And a note to all of our Historical fans out there - I will be making an effort to put up more reviews in this category. Look for a new one in the next few days which I really enjoyed!
Post by Book Addict

I don't know about you, but I read a LOT of books. (Hey, I'm not called an addict for nothing!) If you figure that I read at least 4 books per week that equals 128 books per year, minimum. Now if you take into consideration that most books in a series are published with significant spacing, you can see my dilemma. I sometimes find it difficult to remember precisely what happened in the previous book when I pick up a new release. I then spend the first chapters of said book looking for clues to trigger that 'AHA!' moment where my brain locks onto all of the previous details. This is especially true in series where the central characters change from book to book. It's not that the books aren't well written, with wonderful characters - they are. It's just that I'm lucky to remember what I had for dinner yesterday, let alone what happened in a book I read 9 months ago with  the added clutter of a hundred books' details in between.

So I offer you my ingenious solution to this problem: Books Should Have Recaps. You know, like when you're watching your favorite TV show and they take 15 seconds to flash all of the pivotal scenes from last week's episode. Just a brief summary of important facts and figures in the front of the book would do wonders for my poor brain. I could jump right into the new book with full concentration on the story instead of wondering why the characters hate each other, what a Reeverant is and who the heck thought it would be a good idea to give Aunt Sally a stake. I don't think this would be a huge undertaking for publishers or authors and it would be immensely helpful to loyal readers. It would also help those of us who like to read books in order and accidentally begin the 4th book before we've read the first. (Has this happened to anyone else??) If there were a recap in the front, we would know immediately that this is, in fact, NOT the first book.

The next time you pick up a book and blank on the previous storyline, just remember: you're not alone. And if you see a "Previously in When the Girl Met the Wizard..." it was MY IDEA!

How about you? Do you have Rain Man recall when it comes to all the details in books you have previously read? Or do you also suffer from 'Mommy Brain'? Do you think Book Recaps would be totally awesome?
Posted by: The Beast

An article by the 'illustrious' Wall Street Journal was brought to our attention recently. In it, the author expounds on why Teen Fiction today is too dark. Several well known, well read authors are called out for various issues presented in their books, ranging from self-injury to rape and cruelty. As a parent, you have to let your children read what you are comfortable with. But wouldn't this be a perfect opportunity to start a dialogue about some of the 'darker' things in life? Wouldn't this be the perfect opportunity to help your child understand these things, and maybe answer some questions they may have? Just because we push something aside, doesn't make it disappear, doesn't make it any less 'real' to those who are now and who have in the past, lived through it.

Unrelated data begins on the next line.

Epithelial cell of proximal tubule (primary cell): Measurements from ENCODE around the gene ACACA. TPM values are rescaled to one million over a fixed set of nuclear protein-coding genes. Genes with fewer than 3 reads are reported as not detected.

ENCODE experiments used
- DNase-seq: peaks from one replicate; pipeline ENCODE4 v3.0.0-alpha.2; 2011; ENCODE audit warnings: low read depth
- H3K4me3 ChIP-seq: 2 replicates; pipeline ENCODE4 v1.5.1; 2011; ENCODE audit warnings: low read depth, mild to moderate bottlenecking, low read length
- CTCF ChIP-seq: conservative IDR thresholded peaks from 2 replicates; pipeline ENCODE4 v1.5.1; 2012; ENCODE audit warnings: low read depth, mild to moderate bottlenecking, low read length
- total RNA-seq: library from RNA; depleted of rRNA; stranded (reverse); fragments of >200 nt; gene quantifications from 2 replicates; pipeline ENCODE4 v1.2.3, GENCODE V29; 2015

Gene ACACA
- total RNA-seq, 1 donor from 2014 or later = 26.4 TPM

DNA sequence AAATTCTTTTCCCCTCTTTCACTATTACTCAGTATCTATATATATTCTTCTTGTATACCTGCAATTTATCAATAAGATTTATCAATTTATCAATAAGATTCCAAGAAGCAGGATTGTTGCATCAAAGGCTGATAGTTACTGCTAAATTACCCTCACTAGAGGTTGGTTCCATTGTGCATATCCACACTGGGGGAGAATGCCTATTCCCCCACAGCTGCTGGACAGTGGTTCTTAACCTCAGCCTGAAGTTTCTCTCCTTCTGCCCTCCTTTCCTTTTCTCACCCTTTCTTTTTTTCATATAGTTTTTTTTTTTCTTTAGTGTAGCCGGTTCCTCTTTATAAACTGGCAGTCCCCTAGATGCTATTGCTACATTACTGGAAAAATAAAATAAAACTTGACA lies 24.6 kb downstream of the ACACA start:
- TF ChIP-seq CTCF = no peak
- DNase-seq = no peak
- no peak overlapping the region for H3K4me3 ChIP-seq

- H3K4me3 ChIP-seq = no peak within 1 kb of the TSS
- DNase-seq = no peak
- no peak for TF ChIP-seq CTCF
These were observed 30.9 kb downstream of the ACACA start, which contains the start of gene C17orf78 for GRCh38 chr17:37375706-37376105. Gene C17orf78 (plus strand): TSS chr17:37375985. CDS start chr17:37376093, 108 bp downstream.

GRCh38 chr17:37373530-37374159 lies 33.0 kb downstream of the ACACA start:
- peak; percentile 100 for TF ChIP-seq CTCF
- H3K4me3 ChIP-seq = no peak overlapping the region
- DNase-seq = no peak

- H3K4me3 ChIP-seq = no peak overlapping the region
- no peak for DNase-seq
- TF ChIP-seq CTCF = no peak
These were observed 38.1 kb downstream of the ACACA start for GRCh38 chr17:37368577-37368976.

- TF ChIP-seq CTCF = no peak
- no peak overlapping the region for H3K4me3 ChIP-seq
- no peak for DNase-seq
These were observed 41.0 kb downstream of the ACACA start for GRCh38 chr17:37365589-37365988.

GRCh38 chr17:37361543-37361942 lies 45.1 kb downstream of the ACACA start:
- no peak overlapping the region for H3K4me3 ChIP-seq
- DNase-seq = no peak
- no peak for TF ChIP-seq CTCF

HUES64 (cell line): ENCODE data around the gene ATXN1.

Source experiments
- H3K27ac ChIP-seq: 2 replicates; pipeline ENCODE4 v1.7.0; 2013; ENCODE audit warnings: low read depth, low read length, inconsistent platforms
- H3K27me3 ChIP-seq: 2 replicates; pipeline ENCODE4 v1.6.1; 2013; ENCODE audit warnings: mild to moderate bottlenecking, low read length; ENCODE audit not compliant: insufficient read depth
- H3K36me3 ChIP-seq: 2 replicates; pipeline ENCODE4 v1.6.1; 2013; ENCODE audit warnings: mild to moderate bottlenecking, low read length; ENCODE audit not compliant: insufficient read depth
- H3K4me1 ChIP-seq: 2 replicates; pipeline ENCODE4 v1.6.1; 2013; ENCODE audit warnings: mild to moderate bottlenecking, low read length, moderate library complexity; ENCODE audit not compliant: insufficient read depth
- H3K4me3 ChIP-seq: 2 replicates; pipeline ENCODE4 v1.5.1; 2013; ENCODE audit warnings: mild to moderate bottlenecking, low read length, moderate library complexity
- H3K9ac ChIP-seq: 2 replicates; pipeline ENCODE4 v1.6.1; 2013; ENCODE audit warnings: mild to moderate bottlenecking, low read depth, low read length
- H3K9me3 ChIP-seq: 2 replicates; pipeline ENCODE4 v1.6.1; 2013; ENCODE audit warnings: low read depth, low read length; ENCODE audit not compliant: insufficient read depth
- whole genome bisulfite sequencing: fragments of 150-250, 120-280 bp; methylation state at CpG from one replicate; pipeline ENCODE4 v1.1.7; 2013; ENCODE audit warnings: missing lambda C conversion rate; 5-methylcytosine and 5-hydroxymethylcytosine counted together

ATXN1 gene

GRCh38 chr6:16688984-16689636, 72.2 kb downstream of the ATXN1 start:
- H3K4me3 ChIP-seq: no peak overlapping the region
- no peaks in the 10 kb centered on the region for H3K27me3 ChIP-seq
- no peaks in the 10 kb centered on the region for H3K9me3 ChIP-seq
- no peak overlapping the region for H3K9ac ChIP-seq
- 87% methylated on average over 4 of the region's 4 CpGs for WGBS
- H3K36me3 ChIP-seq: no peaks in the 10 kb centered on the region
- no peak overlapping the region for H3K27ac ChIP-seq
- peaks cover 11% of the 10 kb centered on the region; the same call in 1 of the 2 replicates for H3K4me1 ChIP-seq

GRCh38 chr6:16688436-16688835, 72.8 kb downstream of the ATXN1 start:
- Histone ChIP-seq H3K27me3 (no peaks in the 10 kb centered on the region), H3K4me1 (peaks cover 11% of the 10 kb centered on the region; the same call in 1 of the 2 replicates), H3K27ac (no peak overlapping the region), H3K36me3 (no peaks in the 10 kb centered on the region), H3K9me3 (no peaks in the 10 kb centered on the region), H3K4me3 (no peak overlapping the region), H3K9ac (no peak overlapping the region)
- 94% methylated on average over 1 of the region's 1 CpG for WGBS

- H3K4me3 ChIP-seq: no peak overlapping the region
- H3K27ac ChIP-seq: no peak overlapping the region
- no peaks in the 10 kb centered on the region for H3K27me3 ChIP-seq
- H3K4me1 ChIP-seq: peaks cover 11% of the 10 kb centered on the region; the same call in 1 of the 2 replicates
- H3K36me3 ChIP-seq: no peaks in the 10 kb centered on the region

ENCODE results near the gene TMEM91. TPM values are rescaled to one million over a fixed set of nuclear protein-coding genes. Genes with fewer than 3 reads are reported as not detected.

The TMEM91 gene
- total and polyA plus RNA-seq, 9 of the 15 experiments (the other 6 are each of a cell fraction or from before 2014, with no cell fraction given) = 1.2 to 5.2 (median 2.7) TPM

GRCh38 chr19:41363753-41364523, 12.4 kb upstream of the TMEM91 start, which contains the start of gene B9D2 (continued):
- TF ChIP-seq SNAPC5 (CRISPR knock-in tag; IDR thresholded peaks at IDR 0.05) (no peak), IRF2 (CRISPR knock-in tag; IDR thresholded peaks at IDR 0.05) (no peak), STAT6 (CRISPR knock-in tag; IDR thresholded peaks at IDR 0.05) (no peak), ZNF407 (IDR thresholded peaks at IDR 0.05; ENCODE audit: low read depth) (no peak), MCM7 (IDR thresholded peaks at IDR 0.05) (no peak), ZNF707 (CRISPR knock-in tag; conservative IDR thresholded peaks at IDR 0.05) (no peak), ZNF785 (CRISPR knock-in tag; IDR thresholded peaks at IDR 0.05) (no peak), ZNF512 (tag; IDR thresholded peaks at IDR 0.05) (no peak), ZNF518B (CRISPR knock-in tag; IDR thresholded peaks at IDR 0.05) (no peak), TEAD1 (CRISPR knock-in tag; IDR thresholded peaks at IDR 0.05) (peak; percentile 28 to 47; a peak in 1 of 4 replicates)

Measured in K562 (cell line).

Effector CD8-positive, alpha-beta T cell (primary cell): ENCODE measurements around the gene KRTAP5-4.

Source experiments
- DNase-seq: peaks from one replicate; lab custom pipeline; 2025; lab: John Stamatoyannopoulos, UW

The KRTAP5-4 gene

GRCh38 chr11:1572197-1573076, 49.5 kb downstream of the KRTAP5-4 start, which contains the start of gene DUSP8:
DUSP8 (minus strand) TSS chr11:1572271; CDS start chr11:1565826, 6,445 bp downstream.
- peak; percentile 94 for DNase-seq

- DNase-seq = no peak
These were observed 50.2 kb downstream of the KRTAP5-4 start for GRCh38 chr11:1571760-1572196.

You can find the article HERE if you want to read it for yourself.

A few of the authors who were named in the article have responded with their own take about the amount of darkness in teen fiction: Jackie Morse Kessler sounds off about her book, Rage. And Cheryl Rainfeld discusses her book, Scars.
After reading this article I have a bit to say about it. I am an 18 year old girl who has seen terrible things happen to many friends. They say these books could be a good thing for teenagers who have been through these bad things themselves. I definitely agree with that. It helps them understand they're not alone and that they can get through whatever it is that has brought them so far from happiness.

They also state the concern that these things may begin to seem normal to teenagers. They want to avoid this but I don't believe that to be wise. If you're a teenager that hasn't been through these things then these books can help you see what it's like. It prevents teenagers from judging each other so fast.

I have watched cutters be labled, teased, and looked down on. If the teenagers judging them took the time to read these books they would better understand and realize there is a reason for these cutters to seek comfort with a knife. It could inspire teenagers to be more accepting of one another.
If you don't wish your child to read a book then that is for you to decide but I believe these books are just dark enough to help teenagers understand life a little better. They can learn that they aren't alone, to accept one another with more open hearts, and find their own paths in life.